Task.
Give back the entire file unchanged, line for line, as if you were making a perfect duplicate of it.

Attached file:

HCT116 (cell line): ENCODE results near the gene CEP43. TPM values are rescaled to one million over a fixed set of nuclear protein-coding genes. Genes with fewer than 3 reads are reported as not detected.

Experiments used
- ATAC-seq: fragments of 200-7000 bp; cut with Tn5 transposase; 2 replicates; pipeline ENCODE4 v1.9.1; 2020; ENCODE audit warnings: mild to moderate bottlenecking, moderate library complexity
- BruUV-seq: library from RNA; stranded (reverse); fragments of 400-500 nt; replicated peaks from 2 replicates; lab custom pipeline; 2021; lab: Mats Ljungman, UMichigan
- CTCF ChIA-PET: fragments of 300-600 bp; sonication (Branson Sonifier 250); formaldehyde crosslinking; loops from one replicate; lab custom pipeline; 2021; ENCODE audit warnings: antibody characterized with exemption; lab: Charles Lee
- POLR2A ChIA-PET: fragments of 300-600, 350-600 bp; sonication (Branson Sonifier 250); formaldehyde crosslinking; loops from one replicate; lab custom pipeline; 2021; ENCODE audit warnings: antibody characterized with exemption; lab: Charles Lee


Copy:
HCT116 (cell line): ENCODE results near the gene CEP43. TPM values are rescaled to one million over a fixed set of nuclear protein-coding genes. Genes with fewer than 3 reads are reported as not detected.

Experiments used
- ATAC-seq: fragments of 200-7000 bp; cut with Tn5 transposase; 2 replicates; pipeline ENCODE4 v1.9.1; 2020; ENCODE audit warnings: mild to moderate bottlenecking, moderate library complexity
- BruUV-seq: library from RNA; stranded (reverse); fragments of 400-500 nt; replicated peaks from 2 replicates; lab custom pipeline; 2021; lab: Mats Ljungman, UMichigan
- CTCF ChIA-PET: fragments of 300-600 bp; sonication (Branson Sonifier 250); formaldehyde crosslinking; loops from one replicate; lab custom pipeline; 2021; ENCODE audit warnings: antibody characterized with exemption; lab: Charles Lee
- POLR2A ChIA-PET: fragments of 300-600, 350-600 bp; sonication (Branson Sonifier 250); formaldehyde crosslinking; loops from one replicate; lab custom pipeline; 2021; ENCODE audit warnings: antibody characterized with exemption; lab: Charles Lee